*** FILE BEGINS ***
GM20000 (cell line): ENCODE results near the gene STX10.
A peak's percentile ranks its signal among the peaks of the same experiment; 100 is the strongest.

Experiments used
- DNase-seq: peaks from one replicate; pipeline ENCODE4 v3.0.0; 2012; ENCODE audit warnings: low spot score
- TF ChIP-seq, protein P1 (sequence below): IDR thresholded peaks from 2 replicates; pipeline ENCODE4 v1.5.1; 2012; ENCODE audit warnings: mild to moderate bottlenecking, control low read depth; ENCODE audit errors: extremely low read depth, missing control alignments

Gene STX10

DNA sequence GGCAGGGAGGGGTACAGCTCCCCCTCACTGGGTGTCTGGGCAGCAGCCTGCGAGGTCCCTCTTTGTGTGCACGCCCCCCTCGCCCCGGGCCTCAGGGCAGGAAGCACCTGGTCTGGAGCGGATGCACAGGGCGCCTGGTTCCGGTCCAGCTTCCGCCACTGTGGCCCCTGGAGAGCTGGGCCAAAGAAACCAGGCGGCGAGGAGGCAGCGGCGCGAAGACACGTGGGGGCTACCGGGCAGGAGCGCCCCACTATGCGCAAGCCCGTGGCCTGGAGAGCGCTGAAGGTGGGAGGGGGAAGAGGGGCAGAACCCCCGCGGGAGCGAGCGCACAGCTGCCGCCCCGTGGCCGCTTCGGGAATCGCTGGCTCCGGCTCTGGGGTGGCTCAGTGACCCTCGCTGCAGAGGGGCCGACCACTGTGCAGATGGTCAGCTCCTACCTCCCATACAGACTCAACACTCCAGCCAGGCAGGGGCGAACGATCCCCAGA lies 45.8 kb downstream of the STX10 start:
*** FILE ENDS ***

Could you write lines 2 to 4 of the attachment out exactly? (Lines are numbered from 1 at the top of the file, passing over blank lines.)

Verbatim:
A peak's percentile ranks its signal among the peaks of the same experiment; 100 is the strongest.

Experiments used
- DNase-seq: peaks from one replicate; pipeline ENCODE4 v3.0.0; 2012; ENCODE audit warnings: low spot score